Police chiefs warned by Condon to examine conscience on reforms: Metropolitan Commissioner expects compromise over Sheehy

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EACH chief constable should 'examine his conscience' before signing new contracts under the Sheehy proposals for the police, Paul Condon, the Metropolitan Police Commissioner, said yesterday.

At a press conference to launch the force's annual report for 1992-93, Mr Condon avoided responding to suggestions that he would consider his position rather than preside over the introduction of all the Sheehy recommendations, which include performance related pay and short-term contracts.

However, he made it clear that he expected some form of compromise.

In an interview on BBC Radio yesterday, Sir Patrick Sheehy said he suspected that his recommendations would be diluted, but he hoped they would not be.

Mr Condon said that while there were 'some very good recommendations' in the report, he was concerned that the cumulative effect of the package would undermine the status of constables and sergeants. But he said he was confident that after consultations with the Home Office, 'sensible measures of reform' would be achieved.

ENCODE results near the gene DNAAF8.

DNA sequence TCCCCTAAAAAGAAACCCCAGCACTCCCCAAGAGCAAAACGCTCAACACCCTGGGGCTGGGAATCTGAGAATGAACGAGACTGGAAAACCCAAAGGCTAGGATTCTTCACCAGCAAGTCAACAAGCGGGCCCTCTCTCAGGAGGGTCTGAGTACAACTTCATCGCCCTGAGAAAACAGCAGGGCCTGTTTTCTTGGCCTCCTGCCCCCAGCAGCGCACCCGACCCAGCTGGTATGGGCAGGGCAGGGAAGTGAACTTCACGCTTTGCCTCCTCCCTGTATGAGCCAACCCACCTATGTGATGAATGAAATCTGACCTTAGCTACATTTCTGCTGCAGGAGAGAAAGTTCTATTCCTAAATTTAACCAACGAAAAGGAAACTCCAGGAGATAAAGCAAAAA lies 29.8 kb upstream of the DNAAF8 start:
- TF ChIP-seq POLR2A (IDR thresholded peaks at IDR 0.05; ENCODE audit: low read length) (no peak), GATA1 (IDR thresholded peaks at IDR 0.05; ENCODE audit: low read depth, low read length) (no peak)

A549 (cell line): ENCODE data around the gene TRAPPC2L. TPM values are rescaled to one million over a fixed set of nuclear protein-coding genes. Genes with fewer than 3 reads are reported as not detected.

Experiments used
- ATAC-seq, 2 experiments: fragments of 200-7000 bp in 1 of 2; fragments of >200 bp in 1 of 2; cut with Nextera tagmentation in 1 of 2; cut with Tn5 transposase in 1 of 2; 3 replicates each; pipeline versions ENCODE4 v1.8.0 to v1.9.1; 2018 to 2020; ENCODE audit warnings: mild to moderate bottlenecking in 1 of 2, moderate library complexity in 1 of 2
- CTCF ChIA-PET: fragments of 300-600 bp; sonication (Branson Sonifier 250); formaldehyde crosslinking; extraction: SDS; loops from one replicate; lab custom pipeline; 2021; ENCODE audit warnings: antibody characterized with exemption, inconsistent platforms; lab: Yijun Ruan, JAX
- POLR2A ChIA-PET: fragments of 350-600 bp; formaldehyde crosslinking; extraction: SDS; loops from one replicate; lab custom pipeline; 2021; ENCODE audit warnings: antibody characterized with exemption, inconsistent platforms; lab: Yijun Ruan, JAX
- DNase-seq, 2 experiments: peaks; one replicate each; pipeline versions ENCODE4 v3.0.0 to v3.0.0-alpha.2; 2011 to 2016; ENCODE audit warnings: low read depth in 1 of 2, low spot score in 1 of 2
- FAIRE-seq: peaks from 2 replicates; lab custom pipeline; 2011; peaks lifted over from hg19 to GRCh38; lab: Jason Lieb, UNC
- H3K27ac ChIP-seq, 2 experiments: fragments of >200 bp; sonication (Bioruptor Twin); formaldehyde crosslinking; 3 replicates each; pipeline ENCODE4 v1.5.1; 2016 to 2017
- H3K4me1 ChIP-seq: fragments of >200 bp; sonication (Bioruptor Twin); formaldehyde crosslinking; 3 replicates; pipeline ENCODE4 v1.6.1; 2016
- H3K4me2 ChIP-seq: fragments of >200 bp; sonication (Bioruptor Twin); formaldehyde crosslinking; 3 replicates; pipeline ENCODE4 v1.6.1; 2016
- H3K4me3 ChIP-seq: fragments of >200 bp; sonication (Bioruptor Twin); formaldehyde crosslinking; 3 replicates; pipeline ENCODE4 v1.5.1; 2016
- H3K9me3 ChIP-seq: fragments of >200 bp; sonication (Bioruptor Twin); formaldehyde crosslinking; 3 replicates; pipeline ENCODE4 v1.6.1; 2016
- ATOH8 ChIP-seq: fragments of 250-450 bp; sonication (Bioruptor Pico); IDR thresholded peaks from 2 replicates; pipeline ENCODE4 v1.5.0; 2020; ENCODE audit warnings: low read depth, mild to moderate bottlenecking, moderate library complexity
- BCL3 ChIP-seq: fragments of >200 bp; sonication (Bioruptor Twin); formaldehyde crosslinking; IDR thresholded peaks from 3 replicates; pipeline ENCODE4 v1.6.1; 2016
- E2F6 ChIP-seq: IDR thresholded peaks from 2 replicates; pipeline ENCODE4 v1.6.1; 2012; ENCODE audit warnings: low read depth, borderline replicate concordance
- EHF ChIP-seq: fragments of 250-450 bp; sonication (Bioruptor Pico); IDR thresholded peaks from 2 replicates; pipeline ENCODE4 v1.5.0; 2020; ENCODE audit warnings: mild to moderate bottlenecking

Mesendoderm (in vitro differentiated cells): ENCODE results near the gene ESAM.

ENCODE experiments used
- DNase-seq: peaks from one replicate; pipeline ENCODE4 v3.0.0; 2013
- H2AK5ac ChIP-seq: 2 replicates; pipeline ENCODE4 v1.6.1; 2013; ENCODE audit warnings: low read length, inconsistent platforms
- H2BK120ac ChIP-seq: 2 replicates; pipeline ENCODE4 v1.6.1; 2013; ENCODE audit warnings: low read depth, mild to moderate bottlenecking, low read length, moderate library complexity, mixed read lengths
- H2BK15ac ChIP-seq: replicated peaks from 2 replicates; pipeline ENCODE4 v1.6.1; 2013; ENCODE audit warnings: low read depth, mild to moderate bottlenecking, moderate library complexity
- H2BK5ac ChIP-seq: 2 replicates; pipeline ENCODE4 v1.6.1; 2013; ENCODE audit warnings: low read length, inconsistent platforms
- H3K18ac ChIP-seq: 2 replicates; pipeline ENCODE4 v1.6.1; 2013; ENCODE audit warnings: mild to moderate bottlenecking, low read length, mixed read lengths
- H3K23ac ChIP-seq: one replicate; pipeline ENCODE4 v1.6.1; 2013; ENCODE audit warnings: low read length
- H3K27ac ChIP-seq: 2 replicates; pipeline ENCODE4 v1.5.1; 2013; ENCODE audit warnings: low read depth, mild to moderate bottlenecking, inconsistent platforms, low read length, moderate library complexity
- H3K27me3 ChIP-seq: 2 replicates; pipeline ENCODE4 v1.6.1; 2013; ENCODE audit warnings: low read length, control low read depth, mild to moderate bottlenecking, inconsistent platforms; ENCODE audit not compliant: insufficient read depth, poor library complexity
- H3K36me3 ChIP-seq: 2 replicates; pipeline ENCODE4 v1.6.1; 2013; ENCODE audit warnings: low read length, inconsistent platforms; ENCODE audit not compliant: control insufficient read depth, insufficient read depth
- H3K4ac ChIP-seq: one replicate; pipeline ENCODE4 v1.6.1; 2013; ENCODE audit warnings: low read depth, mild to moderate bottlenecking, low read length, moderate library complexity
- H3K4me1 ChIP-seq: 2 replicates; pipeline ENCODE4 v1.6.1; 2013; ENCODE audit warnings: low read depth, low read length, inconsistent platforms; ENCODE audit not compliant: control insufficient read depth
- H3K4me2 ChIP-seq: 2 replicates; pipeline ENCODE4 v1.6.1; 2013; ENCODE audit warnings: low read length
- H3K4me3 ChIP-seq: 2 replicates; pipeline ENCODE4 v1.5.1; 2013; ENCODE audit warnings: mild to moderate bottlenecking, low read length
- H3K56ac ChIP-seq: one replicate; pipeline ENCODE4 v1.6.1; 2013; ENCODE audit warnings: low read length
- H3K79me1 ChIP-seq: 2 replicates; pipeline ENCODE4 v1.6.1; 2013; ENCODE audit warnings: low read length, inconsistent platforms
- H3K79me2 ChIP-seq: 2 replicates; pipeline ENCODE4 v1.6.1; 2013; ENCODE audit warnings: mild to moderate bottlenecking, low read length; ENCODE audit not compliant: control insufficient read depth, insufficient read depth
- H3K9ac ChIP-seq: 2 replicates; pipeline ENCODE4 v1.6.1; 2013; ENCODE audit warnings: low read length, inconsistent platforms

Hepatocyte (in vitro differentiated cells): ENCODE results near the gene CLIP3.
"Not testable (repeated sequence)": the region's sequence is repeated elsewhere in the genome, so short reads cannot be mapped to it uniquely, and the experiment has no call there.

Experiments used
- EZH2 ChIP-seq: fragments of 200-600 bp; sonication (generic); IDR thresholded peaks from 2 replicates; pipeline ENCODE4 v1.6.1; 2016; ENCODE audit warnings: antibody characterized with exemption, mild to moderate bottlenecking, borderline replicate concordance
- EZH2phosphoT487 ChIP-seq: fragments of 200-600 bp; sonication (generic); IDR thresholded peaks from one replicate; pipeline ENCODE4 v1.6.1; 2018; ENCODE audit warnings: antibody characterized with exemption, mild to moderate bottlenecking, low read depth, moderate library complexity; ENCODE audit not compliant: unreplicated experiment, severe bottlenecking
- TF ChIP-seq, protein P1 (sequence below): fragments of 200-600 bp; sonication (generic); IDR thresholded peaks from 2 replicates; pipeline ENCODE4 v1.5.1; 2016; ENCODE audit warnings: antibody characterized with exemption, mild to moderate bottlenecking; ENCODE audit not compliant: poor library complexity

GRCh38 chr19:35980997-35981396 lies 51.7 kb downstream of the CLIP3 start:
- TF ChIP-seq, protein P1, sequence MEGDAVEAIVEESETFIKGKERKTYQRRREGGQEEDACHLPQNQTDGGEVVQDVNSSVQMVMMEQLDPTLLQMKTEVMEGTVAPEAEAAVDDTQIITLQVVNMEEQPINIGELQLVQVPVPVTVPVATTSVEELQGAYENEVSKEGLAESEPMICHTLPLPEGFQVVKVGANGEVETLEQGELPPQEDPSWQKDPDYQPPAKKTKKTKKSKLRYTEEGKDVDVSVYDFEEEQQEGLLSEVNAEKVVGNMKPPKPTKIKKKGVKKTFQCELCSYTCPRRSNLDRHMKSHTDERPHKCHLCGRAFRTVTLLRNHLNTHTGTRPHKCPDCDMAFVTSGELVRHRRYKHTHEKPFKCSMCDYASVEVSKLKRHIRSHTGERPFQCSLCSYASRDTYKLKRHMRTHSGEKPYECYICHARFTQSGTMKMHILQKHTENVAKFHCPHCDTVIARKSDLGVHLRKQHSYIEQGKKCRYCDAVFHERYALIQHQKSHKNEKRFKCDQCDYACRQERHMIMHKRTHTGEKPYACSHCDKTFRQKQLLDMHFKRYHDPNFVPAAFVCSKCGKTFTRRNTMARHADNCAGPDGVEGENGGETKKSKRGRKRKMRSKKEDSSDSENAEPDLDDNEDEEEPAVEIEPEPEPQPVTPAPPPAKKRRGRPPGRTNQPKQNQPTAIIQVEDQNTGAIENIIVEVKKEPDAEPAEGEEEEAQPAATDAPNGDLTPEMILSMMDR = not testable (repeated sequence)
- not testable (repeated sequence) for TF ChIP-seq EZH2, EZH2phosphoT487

Pressed on whether he would resign rather than accept all of Sheehy, Mr Condon said: 'At some stage, each chief officer will have to examine his own conscience to see whether he can live with the package of reforms.' He said officers were 'desperately unsettled . . . they need to know that yes, there's going to be change, but that the changes will be fair.'

The report disclosed that crime in London in 1992-93 remained static at about 944,000 incidents, ending five years of increase.

Some of this was due to a drop of 3,000 in the number of reported burglaries between April 1992 and March 1993, down more than 1 per cent over the previous year.

Mr Condon said this was largely due to Operation Bumblebee, the force's intensive anti-burglary initiative which targets known offenders. Yesterday, in the second sweep in two months, 1,500 officers raided 440 addresses around London, arresting more than 300 people.

The crime figures also showed an 11 per cent increase in sex offences, but a fall of 23 per cent in the number of arrests. Mr Condon said this was compensated for by the 20 per cent increase in detections.

Mr Condon said he was concerned about the 15 per cent overall reduction in arrests, which he said could be due to the reduction in the crime rate increase as well as the deterrent effect on police of more paperwork.

The force's overall detection rate, the lowest in the country, also fell 3 per cent and the number of 'true' crimes solved - by charge, summons or caution - went down 15 per cent.

On terrorism, the report disclosed the number of incidents in England and Wales in 1992-93 was 121, the highest since 1974; 52 were in London. It also revealed that 21 tons of fertiliser explosives were seized during the year - a far higher figure than previously made public.

(Graphic omitted)

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